[-empyre-] the pharmakon in the mountains
christina at christinamcphee.net
Mon Dec 15 06:12:22 EST 2008
On Dec 13, 2008, at 7:29 AM, Kevin Hamilton wrote:
> Within an enchanted world, the pharmakon will still be a poison even
> for the person it cures - it will still be a remedy even for the
> person it poisons. The power in the thing grants it ontology apart
> from our perception of it. In the disenchanted world, the pharmakon
> will be only a poison to the dead and will only be a remedy to the
> cured. The thing only exists for the receiver.
Isn't it interesting-- this pharmakon may be both, now! which is why
I think it is connected to the swerve, or clinamen -- in other words,
right in the breach between 'its only for me the receiver' and 'the
power in the thing grants it ontology apart' there is a space. what
sort of space? satirical and yet reverent? like
So Kevin hasn't completed confessed to what he was up to in the
mountains-- but here is his text which I quote directly from the
Pharmakon Library Folio One (2008):
he Mount of the Holy Cross is a real place, and one of Colorado's
highest peaks. Each summer the winter snow melts away first from the
mountain's rock face, and last from the two ravines that form the
snowy shape of a cross. Hidden behind other high peaks in the vicinity
of former mining towns and present-day ski resorts, the Mount is only
visible from either very close or very far. As a result, this hard-to-
reach location achieved the status of lore and legend until the Hayden
Survey finally mapped and measured the peak in 1873. During that same
visit, photographer William Henry Jackson captured an image of the
cross that would serve him in various iterations throughout his
career. Reproductions of his famous picture found their way into
countless American homes; painter Thomas Moran borrowed from Jackson's
image for a popular and epic painting.
For many, this white cross served as divine confirmation of the right
of white men to possess the land. The "red" Utes were forcibly removed
from the Rockies, while the Mount was made a National Monument, an
economic boon to tourism and mining. Only when the surrounding forests
were claimed by the military for Camp Hale during World War II did the
Holy Cross begin to fade from the public imagination. By the time Camp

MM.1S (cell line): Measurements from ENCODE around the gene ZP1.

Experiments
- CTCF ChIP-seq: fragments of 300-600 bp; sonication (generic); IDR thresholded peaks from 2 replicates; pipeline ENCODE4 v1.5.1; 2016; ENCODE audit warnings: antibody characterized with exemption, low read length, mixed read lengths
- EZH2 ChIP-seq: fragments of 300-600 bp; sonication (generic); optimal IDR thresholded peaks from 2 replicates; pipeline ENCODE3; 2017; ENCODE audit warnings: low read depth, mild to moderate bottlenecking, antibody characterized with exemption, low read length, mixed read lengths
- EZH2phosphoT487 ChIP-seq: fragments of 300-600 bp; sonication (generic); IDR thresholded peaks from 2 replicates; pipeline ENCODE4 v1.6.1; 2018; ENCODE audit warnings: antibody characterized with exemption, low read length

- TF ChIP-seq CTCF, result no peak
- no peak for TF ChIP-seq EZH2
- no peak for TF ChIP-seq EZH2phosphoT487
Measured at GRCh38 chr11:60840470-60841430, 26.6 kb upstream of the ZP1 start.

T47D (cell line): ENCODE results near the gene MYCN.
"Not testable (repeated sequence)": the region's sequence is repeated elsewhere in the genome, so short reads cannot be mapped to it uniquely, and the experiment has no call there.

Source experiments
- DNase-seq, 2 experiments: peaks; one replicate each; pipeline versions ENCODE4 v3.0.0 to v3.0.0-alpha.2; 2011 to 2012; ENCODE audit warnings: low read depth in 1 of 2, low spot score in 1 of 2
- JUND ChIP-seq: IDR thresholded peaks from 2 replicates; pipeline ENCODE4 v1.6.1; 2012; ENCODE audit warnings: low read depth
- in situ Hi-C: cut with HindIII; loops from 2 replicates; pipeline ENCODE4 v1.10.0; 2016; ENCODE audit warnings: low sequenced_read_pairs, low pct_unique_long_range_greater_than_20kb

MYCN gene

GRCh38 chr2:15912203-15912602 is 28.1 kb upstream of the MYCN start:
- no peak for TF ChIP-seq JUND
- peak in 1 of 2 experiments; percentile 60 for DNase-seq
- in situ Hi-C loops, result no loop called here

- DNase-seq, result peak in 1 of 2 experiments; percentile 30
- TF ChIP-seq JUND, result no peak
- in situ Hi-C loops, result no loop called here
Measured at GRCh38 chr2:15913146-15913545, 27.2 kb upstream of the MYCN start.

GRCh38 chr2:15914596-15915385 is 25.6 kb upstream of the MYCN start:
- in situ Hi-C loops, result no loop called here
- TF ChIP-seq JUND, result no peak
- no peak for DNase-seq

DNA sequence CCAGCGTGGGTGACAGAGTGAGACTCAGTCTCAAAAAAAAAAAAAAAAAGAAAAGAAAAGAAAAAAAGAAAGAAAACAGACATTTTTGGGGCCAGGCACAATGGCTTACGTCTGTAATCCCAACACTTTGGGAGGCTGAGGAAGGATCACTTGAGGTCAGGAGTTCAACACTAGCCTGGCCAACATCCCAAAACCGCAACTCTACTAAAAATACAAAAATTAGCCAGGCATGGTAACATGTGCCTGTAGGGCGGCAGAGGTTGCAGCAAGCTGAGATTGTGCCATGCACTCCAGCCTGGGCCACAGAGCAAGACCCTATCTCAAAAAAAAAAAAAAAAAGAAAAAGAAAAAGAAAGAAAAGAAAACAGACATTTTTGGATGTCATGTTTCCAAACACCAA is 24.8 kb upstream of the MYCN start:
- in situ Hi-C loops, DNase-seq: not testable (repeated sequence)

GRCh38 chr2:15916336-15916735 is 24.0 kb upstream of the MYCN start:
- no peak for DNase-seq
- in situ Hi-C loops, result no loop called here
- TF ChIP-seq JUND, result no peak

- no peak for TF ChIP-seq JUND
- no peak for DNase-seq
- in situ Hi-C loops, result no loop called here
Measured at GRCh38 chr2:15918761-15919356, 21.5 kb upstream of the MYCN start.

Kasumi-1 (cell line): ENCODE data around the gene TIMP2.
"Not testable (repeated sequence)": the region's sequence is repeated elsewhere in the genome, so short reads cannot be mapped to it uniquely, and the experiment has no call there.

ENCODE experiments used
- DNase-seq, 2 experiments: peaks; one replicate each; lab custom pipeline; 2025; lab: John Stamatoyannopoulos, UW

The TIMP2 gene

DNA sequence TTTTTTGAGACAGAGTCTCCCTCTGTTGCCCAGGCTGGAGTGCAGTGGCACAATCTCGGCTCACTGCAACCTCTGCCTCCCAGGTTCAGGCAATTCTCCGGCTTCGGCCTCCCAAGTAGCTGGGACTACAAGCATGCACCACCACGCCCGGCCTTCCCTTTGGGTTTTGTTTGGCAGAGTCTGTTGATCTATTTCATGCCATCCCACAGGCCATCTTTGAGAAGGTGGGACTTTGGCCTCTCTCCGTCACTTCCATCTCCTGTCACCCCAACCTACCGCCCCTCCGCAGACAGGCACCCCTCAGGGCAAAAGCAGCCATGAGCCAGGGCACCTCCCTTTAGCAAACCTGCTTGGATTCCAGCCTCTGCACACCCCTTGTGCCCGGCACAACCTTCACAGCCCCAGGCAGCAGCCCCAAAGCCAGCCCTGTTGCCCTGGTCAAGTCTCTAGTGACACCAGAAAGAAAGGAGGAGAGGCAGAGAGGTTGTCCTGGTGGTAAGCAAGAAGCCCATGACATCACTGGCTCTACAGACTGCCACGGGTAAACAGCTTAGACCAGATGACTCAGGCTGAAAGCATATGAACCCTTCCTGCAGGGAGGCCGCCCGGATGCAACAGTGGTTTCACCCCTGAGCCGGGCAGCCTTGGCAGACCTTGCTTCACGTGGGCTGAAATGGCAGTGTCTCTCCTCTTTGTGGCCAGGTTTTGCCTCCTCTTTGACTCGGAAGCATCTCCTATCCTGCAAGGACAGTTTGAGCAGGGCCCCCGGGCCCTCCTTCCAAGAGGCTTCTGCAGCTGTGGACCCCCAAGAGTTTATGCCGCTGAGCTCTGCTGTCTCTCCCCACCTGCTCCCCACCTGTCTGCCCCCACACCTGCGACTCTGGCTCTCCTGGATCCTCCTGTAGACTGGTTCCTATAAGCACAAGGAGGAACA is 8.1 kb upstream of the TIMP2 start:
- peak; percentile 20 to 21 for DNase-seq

Hale closed in the 1960's, re-allowing public access to the Cross,
religious faith had been successfully confined to the private domain,
and no longer a subject for collective civic attention. No longer a
National Monument, the Mount today is a popular destination for "peak-
baggers" in their quest to climb all of Colorado's mountains that
measure over 14,000 feet in elevation.
Zippy the Pinhead is the subject of a syndicated comic strip by artist
William "Bill" Henry Jackson Griffith, great-grandson of the
photographer William Henry Jackson. In the Summer of 2008, Zippy
finally paid a visit to the Mount of the Holy Cross, where he posed
for a photograph and answered some questions from artist and fan Kevin
KH: Zippy, it's pretty high up here above the treeline - are you newly
inspired by the oxygen-thin air, the unfiltered UV rays, the glinting
skin of commercial airliners?
ZP: Actually, I just keep thinking about ferris wheels!
KH: Really? Don't the vast views and unspoiled tundra leave you
feeling closer to the divine?
ZP: I don't know, something about the total absence of Cracker Barrels
and Toyota Scions just leaves me dizzy.
KH: Maybe you need to drink more water. Do you think the ferris wheel
is some repressed memory from your childhood, revived by the sight of
the 1000-foot cross of snow before us?
ZP: No, I never wore white. A muu-muu isn't a robe exactly, and the
hood gets in the way of my MYSTICAL THIRD EYE.
KH: Yeah, I keep meaning to ask you - what have you got against pants
anyway? I hear that Schlitzie the Pinhead wore a dress because of the
incontinence caused by microcephaly.
ZP: Yes, tectonic plates are moving even as we speak! The mountains
sing of an impending ideological earthquake!
KH: No, Zippy, that's just more unexploded ordnance down the hill at
Camp Hale. Some poor hiker probably just lost his shit.
ZP: You would too if you'ld just seen the ghost of Orion W. Daggett!
KH: The storied newspaperman of Red Cliff! If only his dream of a
highway to the Cross had come to life. Then we'd be standing on a real
ZP: Well I've always been a believer.
KH: Me too! But what good is a private fantasy? Don't you long for the
old days, when thousands trekked up this peak to hold mass in the
ZP: There's plenty of light! Just take the picture!
KH: I know, you're probably right. Who needs another mass cult in the
snow? Besides, with global warming there won't be enough snow anyway,
the cross will be gone.
ZP: Pine beetles! Kludd and Kleagle! Is there a sequel?
> We can look, for example, to the function of the Colorado Rockies as a
> pharmakon for white Americans, seeking a pastoral remedy from their
> urban/suburban lives.
> As a modern skeptic, I can divide the poison from the remedy, and see
> how what heals me there in my fancy hiking boots is what kills the
> place and the people displaced by white settlement. I'm racist without
> meaning to be - sounds like the definition of white guilt.
> But what if that's too subjective for the pharmakon? Can I look at how
> what's healing me is also a poison to me, in addition to looking at it
> as a poison to someone else?
> Is my Rocky Mountain High a poison to me as well, a changing agent
> within me, that I exist in those spaces as someone who benefits from
> genocide? I think so. But it's hard to get my modern mind around - I
> fall so easily into displacing the evil done by attending to my own
> positive or negative transformation.
> Kevin Hamilton
> empyre forum
> empyre at lists.cofa.unsw.edu.au
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